Immersion or segregation? |

Immersion or segregation?

Veronica Whitney
Vail Daily/Melinda KruseStudents of English as a Second Language take instruction Wednesday at Edwards Elementary School. At some Eagle County schools, 60 percent of the student body is Hispanic.

“I was thrown at Red Sandstone (Elementary School) and I never felt I was a par of the English-speaking students,” said Cuevas, a teacher at Eagle Valley High School. “Then, when I went to college and studied Spanish, they asked me to conjugate a verb … and I couldn’t do it.”

Stories similar to Cuevas’ is what opponents to Amendment 31 are trying to avoid. If voters in Colorado pass the proposed change to the state Constitution in November, bilingual and dual-immersion programs – most of them available in Eagle County schools – will be dismantled.

After a three-hour meeting last week, members of the Eagle County School Board agreed to consider a resolution against Amendment 31, to be presented Wednesday. Several school boards across the state, including those of Denver, the Roaring Fork Valley, Boulder, Poudre and Jefferson County, already have urged voters to reject Amendment 31.

“We’ve been successful in meshing kids together here,” said Keith Thompson of Edwards, a member of the Eagle County School Board. “This Amendment 31 seems segregating. Also, the initiative takes away local control.”

The endangered programs include ESL, or English as a Second Language, SLA, or Second Language Acquisition, and DL, or Dual Language.

“We need to understand that second-language learning takes longer and is more complex than what we’ve been led to believe,” said Jane Donnelly, SLA coordinator with the Eagle County School District.

It takes non-English speaking students between five and seven years of bilingual education to be proficient in reading, math and language, Donnelly added.

Amendment 31 is a proposed change to the Colorado Constitution that would mandate non-English-language learners attend regular classrooms after one year of intensive instruction conducted in English. The following year they would be placed in a mainstream classroom. Those who are still not ready for the transition could stay another year in the intensive instruction class. Currently, there’s no time limit for bilingual classes; a student can stay in them as needed.

“If passed, this initiative will segregate kids for one to two years,” said Emily Larson, Title VII grant coordinator for Edwards Elementary School.

“Now they spend half the time in mainstream classes. Our philosophy is integration.”

A school day for first- and second-grade non-English speakers in local schools this year consists of 35 percent of the classes in Spanish and 65 percent in English. In fifth grade, the school day is split differently, with 10 percent of classes in Spanish and 90 percent in English, Donnelly said.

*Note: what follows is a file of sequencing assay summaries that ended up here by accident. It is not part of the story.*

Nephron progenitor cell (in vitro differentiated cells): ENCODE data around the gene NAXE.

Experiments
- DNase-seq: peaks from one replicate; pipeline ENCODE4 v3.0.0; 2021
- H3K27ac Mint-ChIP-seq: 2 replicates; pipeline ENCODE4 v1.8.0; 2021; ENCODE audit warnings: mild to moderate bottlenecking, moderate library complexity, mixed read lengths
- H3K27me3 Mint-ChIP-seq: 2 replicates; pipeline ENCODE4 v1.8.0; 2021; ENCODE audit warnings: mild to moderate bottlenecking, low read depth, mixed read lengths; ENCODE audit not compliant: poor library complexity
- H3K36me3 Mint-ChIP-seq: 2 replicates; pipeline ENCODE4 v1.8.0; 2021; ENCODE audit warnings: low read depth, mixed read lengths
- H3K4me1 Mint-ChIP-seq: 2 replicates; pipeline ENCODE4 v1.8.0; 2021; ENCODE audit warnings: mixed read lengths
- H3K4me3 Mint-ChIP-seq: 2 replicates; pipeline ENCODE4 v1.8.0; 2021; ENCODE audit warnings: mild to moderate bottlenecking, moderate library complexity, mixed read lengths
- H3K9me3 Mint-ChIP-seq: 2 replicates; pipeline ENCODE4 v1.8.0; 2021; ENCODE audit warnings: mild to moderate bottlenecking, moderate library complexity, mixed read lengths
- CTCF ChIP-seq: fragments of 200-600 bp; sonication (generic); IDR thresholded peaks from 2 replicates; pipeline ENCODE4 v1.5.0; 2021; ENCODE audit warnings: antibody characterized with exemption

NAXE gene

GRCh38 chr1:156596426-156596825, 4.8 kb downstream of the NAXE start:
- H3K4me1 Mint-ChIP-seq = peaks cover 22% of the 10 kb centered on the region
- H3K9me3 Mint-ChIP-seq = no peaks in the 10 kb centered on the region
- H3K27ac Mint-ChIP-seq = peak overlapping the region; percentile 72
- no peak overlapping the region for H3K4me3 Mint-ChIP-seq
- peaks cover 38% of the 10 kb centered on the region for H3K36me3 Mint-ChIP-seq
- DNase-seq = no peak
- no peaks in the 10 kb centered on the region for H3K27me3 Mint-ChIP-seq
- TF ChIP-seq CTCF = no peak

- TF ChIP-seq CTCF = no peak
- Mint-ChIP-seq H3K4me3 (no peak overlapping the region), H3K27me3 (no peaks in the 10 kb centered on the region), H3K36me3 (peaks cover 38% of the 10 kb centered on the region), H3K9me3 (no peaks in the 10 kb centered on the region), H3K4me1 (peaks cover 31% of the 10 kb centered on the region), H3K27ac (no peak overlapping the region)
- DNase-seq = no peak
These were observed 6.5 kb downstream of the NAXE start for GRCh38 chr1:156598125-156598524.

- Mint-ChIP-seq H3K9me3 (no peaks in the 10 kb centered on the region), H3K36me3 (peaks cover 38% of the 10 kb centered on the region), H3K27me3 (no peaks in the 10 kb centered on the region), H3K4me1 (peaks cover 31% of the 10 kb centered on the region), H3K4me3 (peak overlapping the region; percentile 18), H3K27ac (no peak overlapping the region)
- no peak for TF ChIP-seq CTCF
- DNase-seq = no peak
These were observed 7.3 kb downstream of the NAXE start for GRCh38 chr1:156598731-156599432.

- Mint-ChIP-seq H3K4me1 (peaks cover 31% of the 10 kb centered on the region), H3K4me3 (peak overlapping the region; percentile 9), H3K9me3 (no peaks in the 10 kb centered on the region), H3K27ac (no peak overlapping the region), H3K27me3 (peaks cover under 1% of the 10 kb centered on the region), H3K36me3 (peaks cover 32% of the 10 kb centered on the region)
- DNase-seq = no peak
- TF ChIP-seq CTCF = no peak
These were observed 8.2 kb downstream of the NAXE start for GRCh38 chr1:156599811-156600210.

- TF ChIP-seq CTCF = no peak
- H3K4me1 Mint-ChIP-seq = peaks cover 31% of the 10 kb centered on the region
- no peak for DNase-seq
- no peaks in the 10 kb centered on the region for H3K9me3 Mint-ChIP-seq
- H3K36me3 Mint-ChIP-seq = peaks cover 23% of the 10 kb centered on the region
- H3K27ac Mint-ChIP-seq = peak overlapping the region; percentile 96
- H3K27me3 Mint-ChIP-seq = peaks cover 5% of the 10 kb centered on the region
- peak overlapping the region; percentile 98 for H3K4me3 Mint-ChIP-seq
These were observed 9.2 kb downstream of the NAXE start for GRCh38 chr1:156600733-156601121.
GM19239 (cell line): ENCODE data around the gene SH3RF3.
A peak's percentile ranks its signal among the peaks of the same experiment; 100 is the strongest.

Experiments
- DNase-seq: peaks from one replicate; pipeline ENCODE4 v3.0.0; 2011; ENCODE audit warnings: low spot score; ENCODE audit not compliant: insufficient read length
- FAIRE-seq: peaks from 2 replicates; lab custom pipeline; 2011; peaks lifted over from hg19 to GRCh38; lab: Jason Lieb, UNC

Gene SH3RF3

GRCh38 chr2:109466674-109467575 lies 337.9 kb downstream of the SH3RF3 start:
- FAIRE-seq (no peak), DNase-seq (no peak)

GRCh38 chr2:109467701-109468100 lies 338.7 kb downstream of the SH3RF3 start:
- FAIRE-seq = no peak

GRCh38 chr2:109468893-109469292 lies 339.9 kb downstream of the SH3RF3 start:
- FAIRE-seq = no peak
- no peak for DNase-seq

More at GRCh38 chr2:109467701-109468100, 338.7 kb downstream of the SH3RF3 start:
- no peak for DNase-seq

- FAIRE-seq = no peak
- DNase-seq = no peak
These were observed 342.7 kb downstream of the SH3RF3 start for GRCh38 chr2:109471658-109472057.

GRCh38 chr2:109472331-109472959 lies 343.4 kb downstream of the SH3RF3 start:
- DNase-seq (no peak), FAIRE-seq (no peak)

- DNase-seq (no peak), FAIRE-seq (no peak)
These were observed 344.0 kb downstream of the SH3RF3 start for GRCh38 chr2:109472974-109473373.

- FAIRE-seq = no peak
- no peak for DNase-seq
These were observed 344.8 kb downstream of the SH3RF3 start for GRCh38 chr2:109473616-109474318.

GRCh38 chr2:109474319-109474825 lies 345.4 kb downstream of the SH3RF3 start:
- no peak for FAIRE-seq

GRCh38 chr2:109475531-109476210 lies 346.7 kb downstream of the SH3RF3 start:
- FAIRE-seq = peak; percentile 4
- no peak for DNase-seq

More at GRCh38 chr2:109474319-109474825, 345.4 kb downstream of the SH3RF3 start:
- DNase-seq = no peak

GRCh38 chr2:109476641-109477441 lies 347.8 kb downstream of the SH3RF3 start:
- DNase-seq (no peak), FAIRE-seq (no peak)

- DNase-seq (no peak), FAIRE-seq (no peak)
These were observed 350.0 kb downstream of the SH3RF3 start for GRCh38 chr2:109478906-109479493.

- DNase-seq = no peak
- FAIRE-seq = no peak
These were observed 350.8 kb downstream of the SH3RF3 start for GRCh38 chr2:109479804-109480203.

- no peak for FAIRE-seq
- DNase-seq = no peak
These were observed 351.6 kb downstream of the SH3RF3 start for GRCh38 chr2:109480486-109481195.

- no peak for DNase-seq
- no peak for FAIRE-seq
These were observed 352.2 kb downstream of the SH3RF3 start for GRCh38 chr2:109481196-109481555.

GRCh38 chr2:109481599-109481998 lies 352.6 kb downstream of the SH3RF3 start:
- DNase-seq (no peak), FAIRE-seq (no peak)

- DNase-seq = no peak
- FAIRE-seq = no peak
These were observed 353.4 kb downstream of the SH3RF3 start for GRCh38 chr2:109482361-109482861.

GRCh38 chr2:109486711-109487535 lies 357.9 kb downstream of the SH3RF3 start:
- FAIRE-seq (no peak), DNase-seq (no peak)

“A recent study involving 210,000 student records found that long-term bilingual education develops strong literacy both in English and Spanish,” Donnelly said. “The best predictor of academic success is knowledge of a native language.”

Points of view

Rita Montero, the Colorado resident sponsor of Amendment 31, said sheltering English immersion programs is the best way to teach English.

“The complaint we hear over and over again is that Hispanics don’t get enough English instruction,” said Montero, a former member of the Board of Education for the Denver Public School District. “Parents of English-speaking students complain that having the non-English speaking students in and out of the class diverts teacher’s attention.”

Data supporting Amendment 31 includes test scores in California after a similar initiative passed in 1998, Montero said.

Proposition 227 replaced bilingual education in California with a statewide system with one year of English-immersion instruction.

“Since the initiative’s inception, test scores have increased more than two times compared to those children who stayed in bilingual programs,” Montero said.

Improvements in teaching, however, is an argument to explain why scores increased in California since the passage of Proposition 227.

For example, in California SAT9 results for English reading, grades two through six, show a nearly identical gain between 1998 and 2000 for both the Limited-English-Proficient students, or LEP, and English-proficient students.

This argument supports Dr. Kenji Hakuta’s belief that while bilingual education shows slightly better success than English-only, the key to helping kids learn English is to improve their schools.

Hakuta, who teaches and does research at the Stanford University School of Education, has done extensive research on how language is learned.

“The one-size-fits-all concept doesn’t work when it comes to learning a second language,” said Jorge Garcia of English Plus, a grassroots group opposing Amendment 31.

Emily Larson said the danger of Amendment 31 is that parents and educators wouldn’t have a choice in how they want their kids to learn. In Eagle County, where Hispanic students comprise 60 percent of the student body, that could mean taking away local control of bilingual and dual-language programs, said Barbara Schierkolk, chairman of the school board.

“If Amendment 31 passes, that could leave four English-speaking students per class at Edwards Elementary,” Schierkolk said. “I think Amendment 31 has raised the issue that we need to look at our bilingual programs. And one of the things the amendment does is take away control from us to work in these programs.

“No matter what happens with Amendment 31 in November, we’ll go forward with looking at how to improve our bilingual programs.”

Veronica Whitney can be reached at 949-0555, ext. 454, or at

Support Local Journalism